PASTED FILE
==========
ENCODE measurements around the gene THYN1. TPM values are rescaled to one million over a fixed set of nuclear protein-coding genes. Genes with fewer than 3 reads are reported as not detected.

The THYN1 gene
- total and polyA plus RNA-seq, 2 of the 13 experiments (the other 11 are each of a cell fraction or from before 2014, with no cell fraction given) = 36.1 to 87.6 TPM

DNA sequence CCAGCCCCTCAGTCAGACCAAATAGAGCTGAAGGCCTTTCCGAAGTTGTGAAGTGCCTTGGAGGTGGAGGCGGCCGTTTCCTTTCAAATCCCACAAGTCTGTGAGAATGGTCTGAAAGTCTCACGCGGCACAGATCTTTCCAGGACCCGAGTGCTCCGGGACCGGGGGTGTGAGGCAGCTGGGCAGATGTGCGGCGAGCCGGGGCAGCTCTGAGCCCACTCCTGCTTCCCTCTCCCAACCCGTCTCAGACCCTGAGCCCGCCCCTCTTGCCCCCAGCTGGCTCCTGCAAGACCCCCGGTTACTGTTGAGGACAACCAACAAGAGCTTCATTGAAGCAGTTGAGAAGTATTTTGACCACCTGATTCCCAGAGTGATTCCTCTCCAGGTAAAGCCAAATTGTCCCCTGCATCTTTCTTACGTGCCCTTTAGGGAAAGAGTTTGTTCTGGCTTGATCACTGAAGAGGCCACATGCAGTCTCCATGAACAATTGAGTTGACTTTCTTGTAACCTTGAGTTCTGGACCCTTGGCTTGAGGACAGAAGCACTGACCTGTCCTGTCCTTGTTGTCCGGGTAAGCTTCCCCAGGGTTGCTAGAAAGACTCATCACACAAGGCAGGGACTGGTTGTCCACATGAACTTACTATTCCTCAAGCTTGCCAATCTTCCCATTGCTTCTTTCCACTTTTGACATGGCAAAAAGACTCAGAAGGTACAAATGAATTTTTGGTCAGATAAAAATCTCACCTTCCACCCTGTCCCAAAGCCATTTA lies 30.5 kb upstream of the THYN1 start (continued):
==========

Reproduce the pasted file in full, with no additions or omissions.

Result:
ENCODE measurements around the gene THYN1. TPM values are rescaled to one million over a fixed set of nuclear protein-coding genes. Genes with fewer than 3 reads are reported as not detected.

The THYN1 gene
- total and polyA plus RNA-seq, 2 of the 13 experiments (the other 11 are each of a cell fraction or from before 2014, with no cell fraction given) = 36.1 to 87.6 TPM

DNA sequence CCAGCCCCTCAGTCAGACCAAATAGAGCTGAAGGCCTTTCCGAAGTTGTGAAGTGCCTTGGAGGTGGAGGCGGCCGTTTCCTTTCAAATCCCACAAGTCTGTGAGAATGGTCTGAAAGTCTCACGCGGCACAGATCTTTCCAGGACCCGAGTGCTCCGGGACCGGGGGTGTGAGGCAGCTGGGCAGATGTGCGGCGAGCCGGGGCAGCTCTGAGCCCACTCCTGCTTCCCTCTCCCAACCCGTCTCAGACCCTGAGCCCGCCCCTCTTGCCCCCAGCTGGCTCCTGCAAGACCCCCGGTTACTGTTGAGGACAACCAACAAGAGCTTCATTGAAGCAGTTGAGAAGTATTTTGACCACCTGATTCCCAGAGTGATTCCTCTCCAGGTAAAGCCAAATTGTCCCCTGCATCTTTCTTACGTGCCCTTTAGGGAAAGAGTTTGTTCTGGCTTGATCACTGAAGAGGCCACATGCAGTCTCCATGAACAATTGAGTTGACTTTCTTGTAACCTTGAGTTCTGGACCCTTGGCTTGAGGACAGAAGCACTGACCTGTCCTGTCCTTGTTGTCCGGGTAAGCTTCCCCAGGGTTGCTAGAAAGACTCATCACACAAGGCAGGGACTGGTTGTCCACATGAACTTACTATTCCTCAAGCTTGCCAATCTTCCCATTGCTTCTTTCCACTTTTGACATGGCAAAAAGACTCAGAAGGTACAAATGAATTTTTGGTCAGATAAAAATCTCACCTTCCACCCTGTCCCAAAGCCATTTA lies 30.5 kb upstream of the THYN1 start (continued):